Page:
It seemed like a typical Portland morning in March when I headed off to Zumba one Saturday. This particular Saturday, though, was anything but. This was the once-a-year-only sale, with the new Pendleton Portland collection, and I snuck out early to secure a good parking spot on SW Broadway.  Once inside the door, I found that it was literally wall to wall with people. This line of clothing was made for the trendy, young hipsters of Portland, and they had all turned out accordingly. But I wanted in on this, too!  Could I find a large or extra-large in hipster-size (that would be a medium in any other line, right?)? After a frantic search I happily found several items and joined the checkout line to cash out on my bounty.  The line, however, took longer than an hour to get through! Normally, a wait that long would have made me CRAZY, but that’s when Portlandia happened.  And by Portlandia, I don’t mean high-nosed hipster indignation. I mean the most laid-back people on earth, who can’t help but make friends and bond over any shared experience–even waiting in line. By the time we snaked up to the checkout counter, I had traded and swapped for styles and sizes while generous strangers held my place in line, carried the cargo of my neighbors and had mine carried in turn so we could race out to fill our parking our meters, and we had all praised and encouraged each other to step outside our comfort zone to go for the biggest, baddest tribal print. I love Pendleton, and I adore Portland.  I halfway wondered why we didn’t all exchange email addresses by the time I left.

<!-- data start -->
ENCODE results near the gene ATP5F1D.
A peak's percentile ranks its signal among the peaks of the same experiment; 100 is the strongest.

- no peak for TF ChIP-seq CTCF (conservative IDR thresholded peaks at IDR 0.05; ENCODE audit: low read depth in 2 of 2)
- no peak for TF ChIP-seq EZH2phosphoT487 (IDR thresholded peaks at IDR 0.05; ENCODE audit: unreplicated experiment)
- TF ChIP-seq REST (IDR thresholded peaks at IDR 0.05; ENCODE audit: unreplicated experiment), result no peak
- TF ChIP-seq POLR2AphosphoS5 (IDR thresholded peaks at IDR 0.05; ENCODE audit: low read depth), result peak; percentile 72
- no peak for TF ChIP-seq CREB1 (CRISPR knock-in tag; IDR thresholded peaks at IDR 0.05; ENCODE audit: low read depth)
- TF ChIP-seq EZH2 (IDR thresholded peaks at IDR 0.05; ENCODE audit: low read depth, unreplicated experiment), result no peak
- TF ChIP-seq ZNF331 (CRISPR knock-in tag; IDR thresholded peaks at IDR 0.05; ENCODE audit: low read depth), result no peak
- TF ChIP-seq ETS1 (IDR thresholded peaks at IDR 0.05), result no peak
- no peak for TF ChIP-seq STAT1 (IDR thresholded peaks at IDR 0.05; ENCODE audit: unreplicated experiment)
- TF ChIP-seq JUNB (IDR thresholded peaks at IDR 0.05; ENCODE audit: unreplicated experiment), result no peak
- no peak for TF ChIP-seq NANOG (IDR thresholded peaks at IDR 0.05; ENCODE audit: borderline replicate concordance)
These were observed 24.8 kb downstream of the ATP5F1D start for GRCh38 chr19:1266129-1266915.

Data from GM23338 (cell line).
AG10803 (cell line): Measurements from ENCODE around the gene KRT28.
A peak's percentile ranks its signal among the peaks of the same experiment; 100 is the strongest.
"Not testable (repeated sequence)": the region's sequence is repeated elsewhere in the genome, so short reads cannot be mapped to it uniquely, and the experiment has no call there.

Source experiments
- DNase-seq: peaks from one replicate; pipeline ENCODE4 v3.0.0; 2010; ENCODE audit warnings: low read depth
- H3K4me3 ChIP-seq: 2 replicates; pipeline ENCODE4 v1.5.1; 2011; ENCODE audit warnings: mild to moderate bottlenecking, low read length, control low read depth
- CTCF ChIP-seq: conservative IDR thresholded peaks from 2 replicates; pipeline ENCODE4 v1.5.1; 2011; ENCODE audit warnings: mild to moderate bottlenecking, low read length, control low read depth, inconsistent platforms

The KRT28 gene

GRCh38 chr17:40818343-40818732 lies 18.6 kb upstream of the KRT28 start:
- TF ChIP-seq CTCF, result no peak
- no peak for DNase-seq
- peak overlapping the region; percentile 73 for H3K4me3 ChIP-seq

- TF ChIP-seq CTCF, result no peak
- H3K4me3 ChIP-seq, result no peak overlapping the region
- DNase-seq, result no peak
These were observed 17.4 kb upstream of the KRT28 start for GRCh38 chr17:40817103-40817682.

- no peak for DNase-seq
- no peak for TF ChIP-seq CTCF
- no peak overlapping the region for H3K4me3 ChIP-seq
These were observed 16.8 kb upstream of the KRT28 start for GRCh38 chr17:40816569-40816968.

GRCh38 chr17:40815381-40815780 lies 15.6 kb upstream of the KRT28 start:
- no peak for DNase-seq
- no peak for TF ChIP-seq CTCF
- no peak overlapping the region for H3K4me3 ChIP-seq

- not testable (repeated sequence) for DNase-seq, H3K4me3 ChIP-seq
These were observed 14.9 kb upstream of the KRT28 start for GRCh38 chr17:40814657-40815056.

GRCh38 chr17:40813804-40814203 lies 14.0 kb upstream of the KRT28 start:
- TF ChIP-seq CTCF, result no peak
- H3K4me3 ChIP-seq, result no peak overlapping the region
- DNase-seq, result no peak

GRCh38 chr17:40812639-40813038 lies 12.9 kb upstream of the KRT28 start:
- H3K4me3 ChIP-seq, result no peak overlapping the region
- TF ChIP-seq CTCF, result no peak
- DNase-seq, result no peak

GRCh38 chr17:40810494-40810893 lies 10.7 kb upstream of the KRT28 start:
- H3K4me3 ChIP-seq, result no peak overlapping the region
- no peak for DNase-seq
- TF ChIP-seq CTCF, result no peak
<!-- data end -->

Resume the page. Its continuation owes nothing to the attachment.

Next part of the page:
Here’s some of the great finds I snagged:

pendleton 2Pendleton Portland Line

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Francene has over 30 years in the home mortgage business, and she loves being part of the Portland community. If you’re interested in homeownership or refinancing, give her a call today to schedule a consultation or find out more about Portland mortgage options.